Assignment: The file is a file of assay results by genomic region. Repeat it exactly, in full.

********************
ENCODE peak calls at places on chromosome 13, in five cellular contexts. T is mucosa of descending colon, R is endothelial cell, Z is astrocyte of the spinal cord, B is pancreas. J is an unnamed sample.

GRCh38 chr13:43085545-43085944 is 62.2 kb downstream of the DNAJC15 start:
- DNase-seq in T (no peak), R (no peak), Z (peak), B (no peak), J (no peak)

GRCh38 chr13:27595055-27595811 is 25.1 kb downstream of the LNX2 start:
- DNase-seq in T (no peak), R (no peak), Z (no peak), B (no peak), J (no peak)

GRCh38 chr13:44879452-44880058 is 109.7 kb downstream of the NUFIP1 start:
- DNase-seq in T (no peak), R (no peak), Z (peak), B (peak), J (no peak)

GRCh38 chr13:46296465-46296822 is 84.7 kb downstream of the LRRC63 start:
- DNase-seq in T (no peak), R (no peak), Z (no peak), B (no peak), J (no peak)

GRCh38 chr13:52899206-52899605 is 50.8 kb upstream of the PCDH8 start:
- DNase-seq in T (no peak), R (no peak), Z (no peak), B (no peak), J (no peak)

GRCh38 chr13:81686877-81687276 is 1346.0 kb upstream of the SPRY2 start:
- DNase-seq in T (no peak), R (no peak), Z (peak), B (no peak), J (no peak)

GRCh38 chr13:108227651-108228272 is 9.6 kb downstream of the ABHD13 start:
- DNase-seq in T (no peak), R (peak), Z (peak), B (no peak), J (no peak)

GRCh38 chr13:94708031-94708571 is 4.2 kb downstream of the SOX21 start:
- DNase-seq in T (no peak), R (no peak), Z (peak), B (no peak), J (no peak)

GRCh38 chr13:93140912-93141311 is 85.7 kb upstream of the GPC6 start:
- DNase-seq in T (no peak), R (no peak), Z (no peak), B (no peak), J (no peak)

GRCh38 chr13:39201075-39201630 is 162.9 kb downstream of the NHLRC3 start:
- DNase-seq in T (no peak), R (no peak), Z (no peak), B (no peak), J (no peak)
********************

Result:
ENCODE peak calls at places on chromosome 13, in five cellular contexts. T is mucosa of descending colon, R is endothelial cell, Z is astrocyte of the spinal cord, B is pancreas. J is an unnamed sample.

GRCh38 chr13:43085545-43085944 is 62.2 kb downstream of the DNAJC15 start:
- DNase-seq in T (no peak), R (no peak), Z (peak), B (no peak), J (no peak)

GRCh38 chr13:27595055-27595811 is 25.1 kb downstream of the LNX2 start:
- DNase-seq in T (no peak), R (no peak), Z (no peak), B (no peak), J (no peak)

GRCh38 chr13:44879452-44880058 is 109.7 kb downstream of the NUFIP1 start:
- DNase-seq in T (no peak), R (no peak), Z (peak), B (peak), J (no peak)

GRCh38 chr13:46296465-46296822 is 84.7 kb downstream of the LRRC63 start:
- DNase-seq in T (no peak), R (no peak), Z (no peak), B (no peak), J (no peak)

GRCh38 chr13:52899206-52899605 is 50.8 kb upstream of the PCDH8 start:
- DNase-seq in T (no peak), R (no peak), Z (no peak), B (no peak), J (no peak)

GRCh38 chr13:81686877-81687276 is 1346.0 kb upstream of the SPRY2 start:
- DNase-seq in T (no peak), R (no peak), Z (peak), B (no peak), J (no peak)

GRCh38 chr13:108227651-108228272 is 9.6 kb downstream of the ABHD13 start:
- DNase-seq in T (no peak), R (peak), Z (peak), B (no peak), J (no peak)

GRCh38 chr13:94708031-94708571 is 4.2 kb downstream of the SOX21 start:
- DNase-seq in T (no peak), R (no peak), Z (peak), B (no peak), J (no peak)

GRCh38 chr13:93140912-93141311 is 85.7 kb upstream of the GPC6 start:
- DNase-seq in T (no peak), R (no peak), Z (no peak), B (no peak), J (no peak)

GRCh38 chr13:39201075-39201630 is 162.9 kb downstream of the NHLRC3 start:
- DNase-seq in T (no peak), R (no peak), Z (no peak), B (no peak), J (no peak)